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Story and Photos provided by Joe Stevens

Hello everyone –

I think we can all agree that the 2022-2023 season would not have happened if it wasn’t for the snowmakers that tour the slopes of southeast ski resorts.  But it’s one thing to make the snow, but without another group of mountain operation folks, all we would have would be lots of piles of snow.

This week we take a look at the group of heavy machine operators that handle getting slopes ready for every skier and snowboarder that visit southeast ski resorts.  We know them as the “groomers.”

Yesterday (Saturday, March 18, 2023) I was able to make some “Product Evaluation” turns at Timberline Mountain in the Allegheny Mountains in West Virginia.

Let me stage the scene a bit.  As you may know, I have been around this industry in some form or fashion since 1985.  Taking that into consideration, I have experienced what I can call variable slope conditions a day after a resort receives a considerable amount of rain, oops, I mean underdeveloped snow.

Meaning, unless temperatures drop into the 30’s, the surface can be a bit choppy, as your skis and snowboards, if not nicely tuned, will be making a lot of chatter traveling across the terrain.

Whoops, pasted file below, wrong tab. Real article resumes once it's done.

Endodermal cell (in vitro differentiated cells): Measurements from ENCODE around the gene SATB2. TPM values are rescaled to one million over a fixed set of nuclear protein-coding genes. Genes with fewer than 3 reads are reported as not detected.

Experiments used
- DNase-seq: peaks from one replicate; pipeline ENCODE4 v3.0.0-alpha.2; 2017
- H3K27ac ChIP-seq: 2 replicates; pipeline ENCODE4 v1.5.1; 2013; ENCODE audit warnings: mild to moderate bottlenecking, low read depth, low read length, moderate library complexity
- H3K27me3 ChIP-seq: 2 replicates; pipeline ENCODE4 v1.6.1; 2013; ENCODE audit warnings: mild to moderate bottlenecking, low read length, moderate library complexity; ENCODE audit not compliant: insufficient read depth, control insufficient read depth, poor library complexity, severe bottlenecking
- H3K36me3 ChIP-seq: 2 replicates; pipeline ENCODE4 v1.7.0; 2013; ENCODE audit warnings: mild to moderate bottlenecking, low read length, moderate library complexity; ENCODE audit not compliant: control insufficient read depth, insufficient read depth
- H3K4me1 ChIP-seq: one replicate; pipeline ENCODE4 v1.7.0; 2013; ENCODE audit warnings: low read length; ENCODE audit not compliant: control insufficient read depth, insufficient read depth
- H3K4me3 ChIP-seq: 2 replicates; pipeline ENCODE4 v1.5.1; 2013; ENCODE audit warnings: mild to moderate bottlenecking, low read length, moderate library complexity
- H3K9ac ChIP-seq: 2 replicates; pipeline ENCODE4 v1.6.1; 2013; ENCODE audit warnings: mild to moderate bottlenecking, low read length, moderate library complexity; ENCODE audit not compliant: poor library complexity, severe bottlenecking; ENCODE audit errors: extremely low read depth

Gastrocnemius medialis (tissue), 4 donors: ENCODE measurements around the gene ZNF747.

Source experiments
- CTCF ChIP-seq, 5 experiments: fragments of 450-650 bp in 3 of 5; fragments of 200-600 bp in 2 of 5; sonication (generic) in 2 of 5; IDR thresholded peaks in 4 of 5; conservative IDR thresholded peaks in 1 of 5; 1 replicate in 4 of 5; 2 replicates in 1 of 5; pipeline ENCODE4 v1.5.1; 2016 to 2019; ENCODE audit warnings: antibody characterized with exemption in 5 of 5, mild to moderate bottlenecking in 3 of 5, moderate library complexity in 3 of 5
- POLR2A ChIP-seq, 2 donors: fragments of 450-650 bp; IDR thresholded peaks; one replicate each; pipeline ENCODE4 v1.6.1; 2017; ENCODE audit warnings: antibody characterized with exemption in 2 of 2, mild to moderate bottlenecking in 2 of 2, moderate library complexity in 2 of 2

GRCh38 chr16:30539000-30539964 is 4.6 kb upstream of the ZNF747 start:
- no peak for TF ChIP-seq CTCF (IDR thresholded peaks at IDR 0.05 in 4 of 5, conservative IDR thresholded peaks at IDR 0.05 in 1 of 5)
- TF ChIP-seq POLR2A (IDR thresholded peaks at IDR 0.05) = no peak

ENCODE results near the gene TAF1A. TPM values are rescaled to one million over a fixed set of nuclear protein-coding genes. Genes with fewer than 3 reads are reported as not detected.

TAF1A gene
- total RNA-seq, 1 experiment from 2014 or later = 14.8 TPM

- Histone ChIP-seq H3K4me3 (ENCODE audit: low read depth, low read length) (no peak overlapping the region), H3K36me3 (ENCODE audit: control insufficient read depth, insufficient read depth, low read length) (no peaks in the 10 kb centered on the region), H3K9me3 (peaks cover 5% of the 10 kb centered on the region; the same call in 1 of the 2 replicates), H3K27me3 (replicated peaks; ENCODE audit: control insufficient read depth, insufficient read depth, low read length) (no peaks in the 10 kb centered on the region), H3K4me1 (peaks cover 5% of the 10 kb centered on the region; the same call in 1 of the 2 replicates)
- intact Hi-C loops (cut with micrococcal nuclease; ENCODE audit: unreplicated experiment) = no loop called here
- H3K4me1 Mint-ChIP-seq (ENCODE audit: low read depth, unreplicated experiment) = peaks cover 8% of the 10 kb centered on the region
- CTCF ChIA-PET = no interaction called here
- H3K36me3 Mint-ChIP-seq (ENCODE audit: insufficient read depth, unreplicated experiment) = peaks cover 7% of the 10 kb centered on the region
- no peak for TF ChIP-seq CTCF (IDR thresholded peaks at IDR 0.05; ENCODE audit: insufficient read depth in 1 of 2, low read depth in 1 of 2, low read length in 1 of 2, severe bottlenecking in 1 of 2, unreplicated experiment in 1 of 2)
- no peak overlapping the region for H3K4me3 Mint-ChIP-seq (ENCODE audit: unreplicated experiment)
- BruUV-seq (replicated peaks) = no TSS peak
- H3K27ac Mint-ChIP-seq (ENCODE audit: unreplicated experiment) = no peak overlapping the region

At Timberline on Friday, it pretty much rained the entire day.  The forecast called for temperatures to drop into the low to mid 30’s, but the question for the groomers was just when it was going to happen and how much of the terrain they would be able to get to, before the ropes dropped.

A groomer from Snowshoe does its thing earlier in the season.

I checked the temperature around 5:30 am and it was 22 degrees and thought this was promising.  I even stuck my head out the door to see if the snowguns were running?  They weren’t.

Long story short, the surface we found was, may I just say, perfect, knowing full well what the groomers had to deal with getting them that way.  If I hadn’t known it had rained on Friday, I would’ve just thought things were just the same old thing and that’s the groomers were doing their thing to make it fun for everyone to enjoy another day of skiing and snowboarding in the southeast.

Job well done guys!

To follow up on this week’s theme of a shout out to the grooming crews across the southeast I sat down with Tom Price, Timberline Mountain’s General Manager to pick his brain about just how important grooming is to the ski industry.  Full disclosure, Tom got behind the controls of groomers at resorts around the country before being named the lead guy at Timberline Mountain.

Everyone knows how much of a challenge this season has been for the mountain operations crew in the southeast and Tom was clear about the importance of the guys who push the snow, “There are a lot of pieces to a ski area and grooming is one of the key pieces to the chain.  Of course, you need good snowmaking so that the groomers have something work with, and the groomers need to be able to rely on the snowmakers to provide them a product to push around to cover the slopes.”